With the UK at a crossroads, facing Brexit negotiations and the adoption of new technologies with potential to define prosperity for generations, the Chamber of British Industry (CBI) is calling on the next government – which is scheduled to take shape following the June 8th Parliamentary election – to prioritise stability and a long-term vision for the economy. Across the UK, the CBI speaks on behalf of 190,000 businesses of all sizes and sectors and its corporate members together employ nearly 7 million people, about one third of private sector-employees. With offices in the UK as well as representation in Brussels, Washington, Beijing and Delhi, the CBI communicates the British business voice around the world.
While Brexit may bring along challenges for the British economy, it also presents potential for opportunities by offering a chance to address the UK’s productivity flow and fire-up its capacity to build bridges towards new markets. The time seems right for the UK business to demonstrate its value and responsibility in creating jobs and raising living standards. In Backing Britain’s Prosperity, CBI – the UK’s leading business organisation – asks the next government to reaffirm their pride in UK business and their commitment to working in partnership to manage the challenges and take advantage of the opportunities ahead by increasing the UK’s chances of becoming a more inclusive, innovative and open economy. Together with a strongly pro-enterprise government, the CBI believes the goals of making the UK the most competitive and prosperous economy in the world is within reach.
According to CBI, the UK may achieves these goals by providing as much certainty as possible to support firms in making the investment decisions necessary for the UK’s future prosperity. This means being clear on tax and regulatory stability and firms’ ability to access skills. The capacity of the next government to champion good business and work together on Brexit and an ambitious Industrial Strategy with a sustainable approach to skills, infrastructure, innovation and trade may lead to long-term success. Putting jobs and the UK’s 600billion trade with the EU first every step of the way during the Brexit negotiation and doing everything in the government’s power to increase certainty for firms, may boost the economy’s strength. CBI also encourages the new leadership to recognise the complexities involved and leverage the skills, insight and experience of business to secure the right outcomes on customs, immigration, data and regulation.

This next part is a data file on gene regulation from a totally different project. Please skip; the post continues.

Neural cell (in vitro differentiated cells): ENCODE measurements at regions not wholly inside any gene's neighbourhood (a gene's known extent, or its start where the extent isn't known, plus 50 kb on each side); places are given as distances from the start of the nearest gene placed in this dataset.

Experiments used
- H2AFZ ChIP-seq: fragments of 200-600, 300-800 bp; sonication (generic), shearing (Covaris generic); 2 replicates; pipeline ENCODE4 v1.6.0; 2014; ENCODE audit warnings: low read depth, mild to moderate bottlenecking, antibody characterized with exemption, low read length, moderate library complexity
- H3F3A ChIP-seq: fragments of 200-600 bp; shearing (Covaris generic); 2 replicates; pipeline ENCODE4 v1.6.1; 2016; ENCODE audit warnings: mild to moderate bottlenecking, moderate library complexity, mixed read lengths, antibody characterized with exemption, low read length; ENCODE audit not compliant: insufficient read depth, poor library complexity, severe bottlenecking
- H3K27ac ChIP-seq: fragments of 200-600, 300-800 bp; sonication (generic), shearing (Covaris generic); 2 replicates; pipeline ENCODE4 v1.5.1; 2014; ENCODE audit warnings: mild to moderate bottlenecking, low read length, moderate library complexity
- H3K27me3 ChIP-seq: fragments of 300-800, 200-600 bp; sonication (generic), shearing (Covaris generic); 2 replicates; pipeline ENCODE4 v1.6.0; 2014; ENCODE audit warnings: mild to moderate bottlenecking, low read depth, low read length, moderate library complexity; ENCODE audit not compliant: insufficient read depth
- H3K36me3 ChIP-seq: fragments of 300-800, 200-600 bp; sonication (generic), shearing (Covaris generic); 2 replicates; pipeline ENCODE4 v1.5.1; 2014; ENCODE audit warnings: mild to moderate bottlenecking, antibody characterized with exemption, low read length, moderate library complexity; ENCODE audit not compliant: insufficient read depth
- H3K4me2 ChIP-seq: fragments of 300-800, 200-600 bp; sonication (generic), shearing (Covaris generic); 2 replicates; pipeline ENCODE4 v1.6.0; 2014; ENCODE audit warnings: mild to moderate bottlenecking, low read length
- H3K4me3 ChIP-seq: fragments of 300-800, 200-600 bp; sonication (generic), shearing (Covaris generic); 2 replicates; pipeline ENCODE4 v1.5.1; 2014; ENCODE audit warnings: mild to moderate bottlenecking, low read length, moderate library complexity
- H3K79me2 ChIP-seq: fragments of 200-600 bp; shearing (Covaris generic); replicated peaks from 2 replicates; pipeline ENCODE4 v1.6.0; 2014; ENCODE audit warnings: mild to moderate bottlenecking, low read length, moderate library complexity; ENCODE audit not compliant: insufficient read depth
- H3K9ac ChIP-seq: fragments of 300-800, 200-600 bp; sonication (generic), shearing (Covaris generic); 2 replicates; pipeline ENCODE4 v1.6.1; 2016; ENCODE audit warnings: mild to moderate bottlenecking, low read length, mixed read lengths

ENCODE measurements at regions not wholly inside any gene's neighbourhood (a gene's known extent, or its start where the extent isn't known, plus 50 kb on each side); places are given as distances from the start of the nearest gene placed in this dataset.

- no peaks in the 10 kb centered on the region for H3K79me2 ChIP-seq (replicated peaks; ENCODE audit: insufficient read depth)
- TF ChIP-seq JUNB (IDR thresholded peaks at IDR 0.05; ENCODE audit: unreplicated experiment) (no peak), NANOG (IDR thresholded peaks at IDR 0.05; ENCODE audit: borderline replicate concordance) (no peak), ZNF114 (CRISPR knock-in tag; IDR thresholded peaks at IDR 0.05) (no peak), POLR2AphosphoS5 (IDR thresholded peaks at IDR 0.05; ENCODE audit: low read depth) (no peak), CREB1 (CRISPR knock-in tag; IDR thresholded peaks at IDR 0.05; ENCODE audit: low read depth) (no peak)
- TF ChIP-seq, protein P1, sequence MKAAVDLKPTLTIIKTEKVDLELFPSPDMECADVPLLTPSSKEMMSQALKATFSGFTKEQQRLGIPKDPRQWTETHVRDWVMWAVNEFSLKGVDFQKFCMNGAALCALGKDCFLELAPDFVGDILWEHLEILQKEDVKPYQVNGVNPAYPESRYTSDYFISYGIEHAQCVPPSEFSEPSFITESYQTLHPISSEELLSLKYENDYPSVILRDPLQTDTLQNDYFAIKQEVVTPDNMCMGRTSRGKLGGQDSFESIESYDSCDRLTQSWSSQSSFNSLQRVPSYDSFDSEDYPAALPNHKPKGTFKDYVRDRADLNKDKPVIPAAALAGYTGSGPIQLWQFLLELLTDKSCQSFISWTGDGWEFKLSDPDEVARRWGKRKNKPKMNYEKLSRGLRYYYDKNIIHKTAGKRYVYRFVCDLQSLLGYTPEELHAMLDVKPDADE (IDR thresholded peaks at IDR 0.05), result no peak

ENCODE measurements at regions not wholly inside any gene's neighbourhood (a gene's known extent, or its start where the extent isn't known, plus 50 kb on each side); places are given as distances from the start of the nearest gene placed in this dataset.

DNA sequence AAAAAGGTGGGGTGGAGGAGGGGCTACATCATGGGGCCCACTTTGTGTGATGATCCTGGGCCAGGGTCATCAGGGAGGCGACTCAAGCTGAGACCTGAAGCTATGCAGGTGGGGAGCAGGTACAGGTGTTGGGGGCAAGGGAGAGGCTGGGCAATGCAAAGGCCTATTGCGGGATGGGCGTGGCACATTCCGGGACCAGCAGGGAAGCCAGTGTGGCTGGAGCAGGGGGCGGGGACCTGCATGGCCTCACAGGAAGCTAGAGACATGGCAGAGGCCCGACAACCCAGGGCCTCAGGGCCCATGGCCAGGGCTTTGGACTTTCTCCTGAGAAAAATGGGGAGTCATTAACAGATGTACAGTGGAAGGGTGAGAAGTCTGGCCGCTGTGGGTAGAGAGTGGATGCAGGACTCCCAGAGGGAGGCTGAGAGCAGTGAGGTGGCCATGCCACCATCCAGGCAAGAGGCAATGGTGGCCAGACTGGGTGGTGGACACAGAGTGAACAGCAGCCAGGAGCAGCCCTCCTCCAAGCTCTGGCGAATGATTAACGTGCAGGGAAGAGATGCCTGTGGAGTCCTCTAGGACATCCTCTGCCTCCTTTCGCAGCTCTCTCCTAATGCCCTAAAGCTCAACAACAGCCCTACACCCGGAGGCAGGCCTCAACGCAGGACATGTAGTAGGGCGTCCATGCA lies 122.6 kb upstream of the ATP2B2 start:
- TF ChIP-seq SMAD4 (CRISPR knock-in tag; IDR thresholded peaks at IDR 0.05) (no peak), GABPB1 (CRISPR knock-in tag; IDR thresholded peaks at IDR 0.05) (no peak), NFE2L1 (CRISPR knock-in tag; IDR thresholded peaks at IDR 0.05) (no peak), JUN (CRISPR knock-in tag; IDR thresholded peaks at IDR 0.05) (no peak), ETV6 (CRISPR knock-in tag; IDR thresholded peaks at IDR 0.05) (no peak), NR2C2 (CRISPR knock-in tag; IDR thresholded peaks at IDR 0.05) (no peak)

The CBI’s manifesto outlines the commitment of business to backing Britain and changing lives for the better in all parts of the UK. It highlights how the new government may harness the power of business to make the biggest possible contribution to building a strong economy. And it shows where structural collaboration may need to be developed and where business may step up and make changes itself. In summary, the CBI is calling on the next government to ensure the UK remains an attractive place to do business by reinforcing certainty through business tax and policy predictability and minimal regulatory change. CBI also advocates for enhancing business competitiveness, including a full review of business rates by the end of the next Parliament and ensuring businesses in Scotland, Northern Ireland and Wales continue to benefit from an effective UK single market.
Based on data provided by CBI, the UK has one of the best regulated business communities in the world, with a global reputation for its standards of corporate governance. However, this trend may need to evolve to keep pace with higher public expectations and a changing world. The new government is encouraged to work alongside business to enable good practices to be embedded in all parts of the economy, combined with diversity and inclusion. Making a success of Brexit seems to be one step along the road towards creating and acting on an ambitious long-term industrial strategy, which builds the skills and infrastructure the UK may need and the world-class innovation the country seems to be capable of.
How may an efficient collaboration between the UK’s new government and the business community ensure fruitful results?